Pablo Muñoz is the managing director of Muñoz & Company, an educational and leadership consulting organization. A first-generation high school graduate, Muñoz earned a bachelor’s in psychology from Yale University and a master’s in educational administration from Columbia University.
He has thirty years of experience as a teacher and administrator and was a
superintendent for sixteen years. Muñoz was named one of the George Lucas Educational Foundation’s Daring Dozen—a prestigious group working to reshape the future of education.

He is the son of Luz and Pablo Muñoz, both from Aguada, Puerto Rico, and the proud father of two daughters, Cecilia and Sadie.

Show Highlights

The Leader’s Algorithm,” is a simple equation you execute consistently with public accountability to transform your life, work, and schools.

Unique word association for interviews to assess candidates’ understanding of the instructional core.

8.5 × 11 paper holds a leader’s true north to stay focused amid distractions and challenges.

Public education sits at the center of raw, brass, knuckle, bloodsport politics. Important actions you need to take as a leader.

The three L’s that provide students with learning experiences beyond the classroom.

“Personal Theory of Action” is crucial for leaders to stay focused and accountable amidst the noise.

Getting ready to fail kindergarten reflects on the questions and conversations all leaders must have in their learning communities.

“Improving the lives of children should be everyone’s legacy in education.”
- Pablo Munoz

“It’s important for the Ruckus Makers to know why I wrote the book. And for me, it was one word, ‘help.’ I wanted to write a book to help aspiring, new, and current school administrators. My vision for the book was to share what I learned from my 30 year journey in public education, 16 years of that as Superintendent of schools… My hope is that aspiring current and new administrators, school administrators, will read the book, and then they will use the book to create a leadership framework and strategy to lead and manage their schools and their school districts.”
- Pablo Munoz

Dr Chris Jones

Pablo’ Resources & Contact Info:

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Read the Transcript here.

Navigating the Path of Educational Leadership

Chief Ruckus Maker: Danny
Well, hello, Ruckus Maker. Today I am joined by Pablo Munoz, who’s the managing director of Munoz Company, an educational and leadership consulting organization. A first generation high school graduate, munoz earned a bachelor’s in psychology from Yale and a Master’s in Educational Administration from Columbia University. He has 30 years of experience as a teacher and administrator and was a superintendent for 16 years. Munoz was named one of the George Lucas Educational Foundation’s Daring Dozen. He’s the son of Lou’s and Pablo Munoz, both from Aguada, Puerto Rico, and the proud father of two daughters, Cecilia and Sadie. Pablo, welcome to this show.

Pablo Munoz
Daniel. Thank you for having me. I’m looking forward to our conversation and the questions that you have.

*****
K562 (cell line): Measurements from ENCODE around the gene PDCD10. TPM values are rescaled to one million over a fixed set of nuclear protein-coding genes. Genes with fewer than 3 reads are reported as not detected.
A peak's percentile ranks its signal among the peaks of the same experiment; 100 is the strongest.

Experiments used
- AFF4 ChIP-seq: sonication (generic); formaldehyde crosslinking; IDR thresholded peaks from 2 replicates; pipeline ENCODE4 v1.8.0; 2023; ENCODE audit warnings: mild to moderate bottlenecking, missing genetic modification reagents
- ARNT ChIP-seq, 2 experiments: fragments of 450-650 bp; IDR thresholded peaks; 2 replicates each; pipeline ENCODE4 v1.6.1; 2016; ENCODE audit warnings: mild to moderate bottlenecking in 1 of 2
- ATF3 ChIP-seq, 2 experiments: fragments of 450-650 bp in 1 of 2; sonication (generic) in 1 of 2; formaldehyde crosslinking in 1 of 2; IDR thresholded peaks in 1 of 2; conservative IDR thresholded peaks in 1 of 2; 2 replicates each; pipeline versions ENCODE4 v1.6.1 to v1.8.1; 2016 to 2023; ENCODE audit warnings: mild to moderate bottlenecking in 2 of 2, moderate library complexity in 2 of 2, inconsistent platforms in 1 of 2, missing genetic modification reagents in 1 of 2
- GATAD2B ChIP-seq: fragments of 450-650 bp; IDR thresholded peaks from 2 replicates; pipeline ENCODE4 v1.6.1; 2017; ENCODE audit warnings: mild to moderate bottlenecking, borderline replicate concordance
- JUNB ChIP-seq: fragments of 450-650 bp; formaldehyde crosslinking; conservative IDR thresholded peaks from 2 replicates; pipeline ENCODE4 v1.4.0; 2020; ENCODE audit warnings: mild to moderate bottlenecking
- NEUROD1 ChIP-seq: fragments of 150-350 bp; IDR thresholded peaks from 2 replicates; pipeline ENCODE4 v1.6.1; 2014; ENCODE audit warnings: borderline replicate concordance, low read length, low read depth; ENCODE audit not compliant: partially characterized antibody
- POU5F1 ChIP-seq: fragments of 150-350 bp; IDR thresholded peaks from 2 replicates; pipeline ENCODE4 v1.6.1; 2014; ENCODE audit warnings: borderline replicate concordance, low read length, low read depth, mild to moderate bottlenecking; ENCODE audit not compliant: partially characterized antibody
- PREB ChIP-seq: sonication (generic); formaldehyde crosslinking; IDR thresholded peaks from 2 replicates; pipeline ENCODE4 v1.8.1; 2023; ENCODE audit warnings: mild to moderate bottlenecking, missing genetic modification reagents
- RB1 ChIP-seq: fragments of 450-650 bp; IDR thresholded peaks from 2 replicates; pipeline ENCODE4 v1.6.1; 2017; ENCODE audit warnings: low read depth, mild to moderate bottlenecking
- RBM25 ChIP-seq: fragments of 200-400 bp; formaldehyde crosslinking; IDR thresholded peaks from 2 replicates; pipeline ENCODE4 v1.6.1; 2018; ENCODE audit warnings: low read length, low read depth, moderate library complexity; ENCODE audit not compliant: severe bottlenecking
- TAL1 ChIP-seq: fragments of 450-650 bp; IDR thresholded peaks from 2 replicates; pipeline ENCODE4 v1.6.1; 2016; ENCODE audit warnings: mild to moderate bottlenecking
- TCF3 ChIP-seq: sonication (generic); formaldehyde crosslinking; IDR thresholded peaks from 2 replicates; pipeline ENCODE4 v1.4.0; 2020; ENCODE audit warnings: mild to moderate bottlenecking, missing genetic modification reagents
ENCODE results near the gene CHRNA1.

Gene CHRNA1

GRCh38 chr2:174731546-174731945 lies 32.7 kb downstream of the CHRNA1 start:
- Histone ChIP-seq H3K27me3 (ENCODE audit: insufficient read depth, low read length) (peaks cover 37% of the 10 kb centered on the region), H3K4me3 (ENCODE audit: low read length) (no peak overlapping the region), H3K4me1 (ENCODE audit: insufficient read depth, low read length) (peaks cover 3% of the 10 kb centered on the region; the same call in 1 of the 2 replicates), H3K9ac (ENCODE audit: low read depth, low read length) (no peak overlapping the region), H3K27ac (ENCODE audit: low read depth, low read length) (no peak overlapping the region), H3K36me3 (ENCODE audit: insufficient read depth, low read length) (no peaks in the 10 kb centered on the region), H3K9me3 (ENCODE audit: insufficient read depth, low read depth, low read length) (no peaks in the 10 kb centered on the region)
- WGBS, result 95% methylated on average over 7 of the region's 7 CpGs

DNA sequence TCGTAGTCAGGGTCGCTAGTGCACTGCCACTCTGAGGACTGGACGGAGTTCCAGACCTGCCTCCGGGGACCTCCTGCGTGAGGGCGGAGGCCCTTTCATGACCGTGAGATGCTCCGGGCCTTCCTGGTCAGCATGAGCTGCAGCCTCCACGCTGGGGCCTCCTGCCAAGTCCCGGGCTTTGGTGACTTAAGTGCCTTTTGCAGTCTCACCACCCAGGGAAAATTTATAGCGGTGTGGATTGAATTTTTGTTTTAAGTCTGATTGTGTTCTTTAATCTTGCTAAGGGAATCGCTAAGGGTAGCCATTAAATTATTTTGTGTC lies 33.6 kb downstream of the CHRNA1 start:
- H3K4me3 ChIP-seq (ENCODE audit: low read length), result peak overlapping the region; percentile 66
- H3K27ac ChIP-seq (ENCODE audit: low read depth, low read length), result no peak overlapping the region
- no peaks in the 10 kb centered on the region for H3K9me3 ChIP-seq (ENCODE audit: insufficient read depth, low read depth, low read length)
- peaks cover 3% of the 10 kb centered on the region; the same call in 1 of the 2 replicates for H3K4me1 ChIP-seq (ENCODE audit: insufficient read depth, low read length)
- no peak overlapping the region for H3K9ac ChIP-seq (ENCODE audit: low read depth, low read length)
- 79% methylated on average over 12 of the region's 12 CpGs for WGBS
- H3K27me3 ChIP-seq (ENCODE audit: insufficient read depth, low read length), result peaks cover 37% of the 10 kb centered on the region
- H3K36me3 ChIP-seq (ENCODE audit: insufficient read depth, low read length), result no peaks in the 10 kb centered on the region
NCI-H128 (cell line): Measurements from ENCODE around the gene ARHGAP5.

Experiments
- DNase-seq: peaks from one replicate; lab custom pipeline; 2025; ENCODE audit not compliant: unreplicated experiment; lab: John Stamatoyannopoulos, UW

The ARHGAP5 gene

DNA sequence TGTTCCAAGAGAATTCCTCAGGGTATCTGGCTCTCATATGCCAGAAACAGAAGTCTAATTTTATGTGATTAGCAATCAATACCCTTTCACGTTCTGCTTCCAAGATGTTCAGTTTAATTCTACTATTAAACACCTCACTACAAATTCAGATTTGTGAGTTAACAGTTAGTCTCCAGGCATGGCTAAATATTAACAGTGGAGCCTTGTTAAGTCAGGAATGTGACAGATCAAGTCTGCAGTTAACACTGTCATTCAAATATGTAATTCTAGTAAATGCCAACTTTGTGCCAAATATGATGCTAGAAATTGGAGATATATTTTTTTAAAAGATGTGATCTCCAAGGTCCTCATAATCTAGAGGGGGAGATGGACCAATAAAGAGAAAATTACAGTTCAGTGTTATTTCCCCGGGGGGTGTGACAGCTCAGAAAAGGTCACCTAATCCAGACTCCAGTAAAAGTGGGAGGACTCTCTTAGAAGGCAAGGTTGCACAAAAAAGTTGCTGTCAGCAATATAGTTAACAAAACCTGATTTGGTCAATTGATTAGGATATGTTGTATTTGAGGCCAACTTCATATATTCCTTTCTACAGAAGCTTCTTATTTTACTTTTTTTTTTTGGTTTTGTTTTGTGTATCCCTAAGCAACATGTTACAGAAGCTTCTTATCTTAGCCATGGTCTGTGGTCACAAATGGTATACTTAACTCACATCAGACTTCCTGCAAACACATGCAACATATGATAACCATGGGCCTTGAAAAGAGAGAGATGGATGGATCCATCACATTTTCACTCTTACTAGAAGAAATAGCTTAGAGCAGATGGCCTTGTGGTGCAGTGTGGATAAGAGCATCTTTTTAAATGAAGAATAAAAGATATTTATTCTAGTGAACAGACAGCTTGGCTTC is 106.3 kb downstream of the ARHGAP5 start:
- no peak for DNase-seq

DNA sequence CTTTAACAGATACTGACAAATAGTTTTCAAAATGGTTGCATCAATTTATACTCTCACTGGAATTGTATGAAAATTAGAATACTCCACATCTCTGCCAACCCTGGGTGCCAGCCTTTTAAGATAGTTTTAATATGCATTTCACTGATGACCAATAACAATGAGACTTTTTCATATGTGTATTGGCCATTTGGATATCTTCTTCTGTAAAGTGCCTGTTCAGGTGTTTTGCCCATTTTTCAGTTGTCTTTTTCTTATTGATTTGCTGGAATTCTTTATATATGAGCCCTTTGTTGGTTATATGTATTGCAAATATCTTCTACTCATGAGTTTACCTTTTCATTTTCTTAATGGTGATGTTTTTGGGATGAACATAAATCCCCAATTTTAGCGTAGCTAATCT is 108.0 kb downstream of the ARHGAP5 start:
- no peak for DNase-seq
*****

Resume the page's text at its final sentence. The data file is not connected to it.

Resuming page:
Chief Ruckus Maker: Danny
Brilliant. And just to let the Ruckus Maker know who’s listening, Pablo recently wrote a book called “The Leader’s Algorithm: How Personal Theory of Action Transforms Your Life Work and Relationships.” And we’ll be chatting about that book today, and we recommend that you pick it up. Pablo, let’s start at the beginning. Tell us your leadership.

Pablo Munoz
I was born, raised, and educated in Elizabeth, New Jersey. And for all the Ruckus Makers out there around the world, Elizabeth is about 16 miles southwest of New York City. If you traveled to Newark International Airport, that airport sits on some of Elizabeth’s ground. So that’s where I grew up. I’ve been living the last 26 years in a town nearby called Maplewood, New Jersey. And like you said in the introduction, my parents are from Aguada, Puerto Rico. They immigrated to the United States as teenagers. And my father has an 8th grade education, and my mom has a 6th grade education. And the type of work my dad did was mostly restaurant business work. He started washing dishes. Someone saw promise in him, and then he eventually ended his career as a banquet chef, serving thousands of people’s lunch and dinners. My mom started working in a factory making plastics, and eventually she transitioned to becoming a seamstress. I lived in a home with my maternal grandmother, my mom, dad, and my younger sister Doris, and my aunt Lydia and my three cousins. My father is one of 15 and my mom is one of five, so I have a lot of cousins. Mom and dad and I recently were driving somewhere together, and we decided to count them. So I think as first cousins go, I have about 70 of them since our last count. I graduated from Elizabeth High School. I played baseball most of my life, and like you said earlier, I have an undergraduate degree from Yale in psychology. But when I was there, I also participated in the teacher preparation program. I taught at Wilbur Cross High School in New Haven, Connecticut.

Pablo Munoz